Demolition of the tower is estimated to cost under $40,000, though the price could change if the board elects to also remove the surrounding underground concrete.

The board has also contemplated repairing the tower after it was struck by lightning that damaged some equipment and now poses stability issues.

Zephyr’s report indicated that repairing the 50-year-old tower would cost more than it’s worth.

“The guy wires, which are the wires that hold it up, are not installed properly,” Williamson said. “They would be expensive to replace. The tower, as we’re told, is probably 40-50 years old and it does not meet any of the standards for safety or even paint today… In order to get this tower back to existing standards, make it safe and make it last another 50 years, you would easily spend more than the $120,000-$150,000 you would put into a brand new tower at today’s standards.”

Building a new tower is one option. The board also heard a proposal from the Clearview Tower Company to take down the tower and build a new one that the company would own and lease back to the county to put communication equipment on it.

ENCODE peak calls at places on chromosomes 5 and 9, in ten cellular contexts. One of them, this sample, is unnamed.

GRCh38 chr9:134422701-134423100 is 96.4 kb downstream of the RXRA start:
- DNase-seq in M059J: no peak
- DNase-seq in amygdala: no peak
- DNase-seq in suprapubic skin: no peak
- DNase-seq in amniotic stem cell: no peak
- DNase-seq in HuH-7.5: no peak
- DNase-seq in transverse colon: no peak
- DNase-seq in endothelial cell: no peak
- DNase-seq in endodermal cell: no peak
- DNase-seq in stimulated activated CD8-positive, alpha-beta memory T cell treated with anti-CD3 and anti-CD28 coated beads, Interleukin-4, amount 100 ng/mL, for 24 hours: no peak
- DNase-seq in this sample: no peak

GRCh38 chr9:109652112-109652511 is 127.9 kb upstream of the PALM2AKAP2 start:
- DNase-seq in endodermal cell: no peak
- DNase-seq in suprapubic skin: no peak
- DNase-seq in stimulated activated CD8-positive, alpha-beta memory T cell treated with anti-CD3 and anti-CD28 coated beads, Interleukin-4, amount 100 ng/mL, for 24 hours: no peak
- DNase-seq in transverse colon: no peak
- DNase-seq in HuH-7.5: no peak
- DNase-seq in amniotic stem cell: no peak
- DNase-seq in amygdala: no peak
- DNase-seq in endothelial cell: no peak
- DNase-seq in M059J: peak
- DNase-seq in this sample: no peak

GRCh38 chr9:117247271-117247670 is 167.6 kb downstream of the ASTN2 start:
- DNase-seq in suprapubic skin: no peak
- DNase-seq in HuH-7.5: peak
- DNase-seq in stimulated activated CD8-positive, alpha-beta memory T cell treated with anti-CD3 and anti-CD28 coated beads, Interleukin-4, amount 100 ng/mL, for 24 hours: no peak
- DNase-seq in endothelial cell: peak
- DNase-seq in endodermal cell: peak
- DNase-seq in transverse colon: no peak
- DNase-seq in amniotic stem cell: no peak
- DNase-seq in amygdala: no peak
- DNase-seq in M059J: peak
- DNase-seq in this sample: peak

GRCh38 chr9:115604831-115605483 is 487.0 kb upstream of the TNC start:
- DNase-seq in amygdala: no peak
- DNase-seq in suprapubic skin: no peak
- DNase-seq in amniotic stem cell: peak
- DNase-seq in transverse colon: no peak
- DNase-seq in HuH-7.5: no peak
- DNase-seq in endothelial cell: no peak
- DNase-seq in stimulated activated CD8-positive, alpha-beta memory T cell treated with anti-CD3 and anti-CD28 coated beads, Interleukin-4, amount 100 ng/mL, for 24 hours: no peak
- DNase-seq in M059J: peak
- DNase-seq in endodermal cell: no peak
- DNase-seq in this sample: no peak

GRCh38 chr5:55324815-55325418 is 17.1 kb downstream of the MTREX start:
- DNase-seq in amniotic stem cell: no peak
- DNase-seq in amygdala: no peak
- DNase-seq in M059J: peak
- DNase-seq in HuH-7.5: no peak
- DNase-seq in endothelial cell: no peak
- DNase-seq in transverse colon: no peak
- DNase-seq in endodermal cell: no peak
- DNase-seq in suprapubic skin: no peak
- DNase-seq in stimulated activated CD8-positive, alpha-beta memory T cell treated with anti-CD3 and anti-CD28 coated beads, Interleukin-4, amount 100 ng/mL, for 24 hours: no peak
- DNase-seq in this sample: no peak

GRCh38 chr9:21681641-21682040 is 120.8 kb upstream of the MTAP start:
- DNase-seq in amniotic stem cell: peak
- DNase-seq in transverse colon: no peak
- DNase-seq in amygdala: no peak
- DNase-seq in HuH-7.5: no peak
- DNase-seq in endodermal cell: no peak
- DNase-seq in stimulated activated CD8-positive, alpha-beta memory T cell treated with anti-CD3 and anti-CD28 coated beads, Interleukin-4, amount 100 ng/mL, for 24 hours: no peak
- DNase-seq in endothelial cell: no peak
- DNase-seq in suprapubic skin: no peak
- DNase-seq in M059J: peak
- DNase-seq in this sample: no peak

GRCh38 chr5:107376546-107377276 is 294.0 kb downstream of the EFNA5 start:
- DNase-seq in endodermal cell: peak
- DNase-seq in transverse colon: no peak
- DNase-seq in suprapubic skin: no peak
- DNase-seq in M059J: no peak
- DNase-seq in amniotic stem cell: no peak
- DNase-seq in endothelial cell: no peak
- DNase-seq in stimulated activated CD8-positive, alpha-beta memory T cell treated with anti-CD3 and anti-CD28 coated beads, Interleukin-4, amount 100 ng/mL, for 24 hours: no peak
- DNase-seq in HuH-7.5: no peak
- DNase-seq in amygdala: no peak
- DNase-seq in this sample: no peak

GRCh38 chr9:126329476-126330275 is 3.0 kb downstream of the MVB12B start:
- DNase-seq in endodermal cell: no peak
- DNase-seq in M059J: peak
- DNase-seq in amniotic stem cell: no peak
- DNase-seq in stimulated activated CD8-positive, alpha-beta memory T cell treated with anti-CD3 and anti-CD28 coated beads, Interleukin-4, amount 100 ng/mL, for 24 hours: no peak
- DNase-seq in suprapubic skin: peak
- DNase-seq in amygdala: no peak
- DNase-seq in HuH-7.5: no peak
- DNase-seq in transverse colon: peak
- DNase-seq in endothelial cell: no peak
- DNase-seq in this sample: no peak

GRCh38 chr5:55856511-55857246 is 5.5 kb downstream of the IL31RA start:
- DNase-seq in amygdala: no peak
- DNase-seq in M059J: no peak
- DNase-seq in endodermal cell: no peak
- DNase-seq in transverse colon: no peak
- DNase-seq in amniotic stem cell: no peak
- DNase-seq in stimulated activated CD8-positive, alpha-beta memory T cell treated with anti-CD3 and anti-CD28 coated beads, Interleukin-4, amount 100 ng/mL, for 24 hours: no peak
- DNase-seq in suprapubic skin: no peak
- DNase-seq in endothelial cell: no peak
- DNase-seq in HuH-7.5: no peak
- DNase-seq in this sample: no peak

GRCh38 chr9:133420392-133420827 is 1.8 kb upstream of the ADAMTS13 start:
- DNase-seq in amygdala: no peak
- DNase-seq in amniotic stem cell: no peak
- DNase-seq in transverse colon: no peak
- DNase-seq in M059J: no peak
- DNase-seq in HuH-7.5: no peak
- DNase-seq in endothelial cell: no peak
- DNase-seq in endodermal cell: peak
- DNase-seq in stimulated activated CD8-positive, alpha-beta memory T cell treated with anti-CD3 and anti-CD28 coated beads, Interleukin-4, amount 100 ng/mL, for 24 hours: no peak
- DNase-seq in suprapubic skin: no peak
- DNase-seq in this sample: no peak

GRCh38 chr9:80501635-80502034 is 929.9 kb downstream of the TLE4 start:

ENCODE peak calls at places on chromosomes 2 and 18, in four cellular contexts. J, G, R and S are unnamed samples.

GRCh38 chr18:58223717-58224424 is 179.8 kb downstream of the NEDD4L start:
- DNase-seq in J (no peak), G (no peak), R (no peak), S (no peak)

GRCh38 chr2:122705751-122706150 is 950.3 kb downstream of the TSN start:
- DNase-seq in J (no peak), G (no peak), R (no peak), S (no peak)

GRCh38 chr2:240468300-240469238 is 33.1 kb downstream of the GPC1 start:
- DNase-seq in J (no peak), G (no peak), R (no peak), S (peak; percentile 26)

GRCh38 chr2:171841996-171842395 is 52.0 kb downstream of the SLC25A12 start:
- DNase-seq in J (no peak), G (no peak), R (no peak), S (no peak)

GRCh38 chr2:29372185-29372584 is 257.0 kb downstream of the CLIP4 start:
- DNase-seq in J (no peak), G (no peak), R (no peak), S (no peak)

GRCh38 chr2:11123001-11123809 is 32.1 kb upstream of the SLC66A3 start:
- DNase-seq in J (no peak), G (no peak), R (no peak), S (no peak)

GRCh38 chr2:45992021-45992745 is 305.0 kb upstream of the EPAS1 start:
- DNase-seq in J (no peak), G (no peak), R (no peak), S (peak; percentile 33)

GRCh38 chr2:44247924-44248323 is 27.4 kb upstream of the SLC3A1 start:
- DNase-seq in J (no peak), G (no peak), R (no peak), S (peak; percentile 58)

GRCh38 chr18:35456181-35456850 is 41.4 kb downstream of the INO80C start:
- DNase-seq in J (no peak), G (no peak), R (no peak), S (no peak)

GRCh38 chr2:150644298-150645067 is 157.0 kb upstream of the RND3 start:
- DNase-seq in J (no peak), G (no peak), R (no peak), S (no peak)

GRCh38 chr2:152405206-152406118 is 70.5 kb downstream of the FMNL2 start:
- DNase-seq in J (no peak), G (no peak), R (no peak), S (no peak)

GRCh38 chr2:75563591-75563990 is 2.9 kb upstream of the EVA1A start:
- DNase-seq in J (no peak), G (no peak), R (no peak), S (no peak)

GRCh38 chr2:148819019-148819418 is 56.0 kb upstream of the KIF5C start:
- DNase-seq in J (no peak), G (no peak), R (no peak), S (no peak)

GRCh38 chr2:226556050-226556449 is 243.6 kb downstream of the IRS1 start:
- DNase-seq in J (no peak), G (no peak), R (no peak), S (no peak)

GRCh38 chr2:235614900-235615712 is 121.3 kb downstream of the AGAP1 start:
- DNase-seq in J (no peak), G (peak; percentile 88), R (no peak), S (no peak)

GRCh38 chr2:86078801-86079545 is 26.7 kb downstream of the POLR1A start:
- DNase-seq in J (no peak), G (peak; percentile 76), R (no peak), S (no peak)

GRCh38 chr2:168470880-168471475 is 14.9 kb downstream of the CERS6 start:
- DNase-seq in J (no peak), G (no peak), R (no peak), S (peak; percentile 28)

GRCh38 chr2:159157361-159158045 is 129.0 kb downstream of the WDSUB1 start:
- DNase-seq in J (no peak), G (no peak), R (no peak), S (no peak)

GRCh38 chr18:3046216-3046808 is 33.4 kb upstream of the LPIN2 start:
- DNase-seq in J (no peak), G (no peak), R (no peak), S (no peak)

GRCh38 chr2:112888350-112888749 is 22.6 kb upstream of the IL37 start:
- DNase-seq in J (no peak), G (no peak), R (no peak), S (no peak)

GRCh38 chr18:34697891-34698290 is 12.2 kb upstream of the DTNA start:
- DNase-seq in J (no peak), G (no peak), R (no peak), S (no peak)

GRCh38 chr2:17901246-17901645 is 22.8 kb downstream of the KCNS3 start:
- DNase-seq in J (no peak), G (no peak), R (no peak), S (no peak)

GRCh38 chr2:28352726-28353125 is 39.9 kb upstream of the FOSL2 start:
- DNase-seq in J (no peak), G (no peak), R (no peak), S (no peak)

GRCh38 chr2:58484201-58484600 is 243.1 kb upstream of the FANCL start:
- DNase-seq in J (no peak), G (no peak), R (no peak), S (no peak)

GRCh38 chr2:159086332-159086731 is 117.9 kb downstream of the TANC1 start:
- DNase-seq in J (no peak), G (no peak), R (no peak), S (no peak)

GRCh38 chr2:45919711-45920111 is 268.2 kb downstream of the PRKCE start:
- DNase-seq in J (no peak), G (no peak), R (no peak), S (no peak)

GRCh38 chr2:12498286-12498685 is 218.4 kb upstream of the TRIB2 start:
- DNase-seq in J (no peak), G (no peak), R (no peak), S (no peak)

How much longer the tower would last is unknown, though most reports have indicated that it needs to be removed.

“This is not an emergency situation where it needs to be done immediately because there is a risk of loss of life or property,” Williamson said. “But it needs to be taken down in the next year. It’s possible it could fall down in the next 10 years. There’s just as great of chance that the next ice storm, the next large winds, could end it this year. The tower is not in a safe condition. It’s not worth the risk or financial cost to repair this tower back to safe conditions.”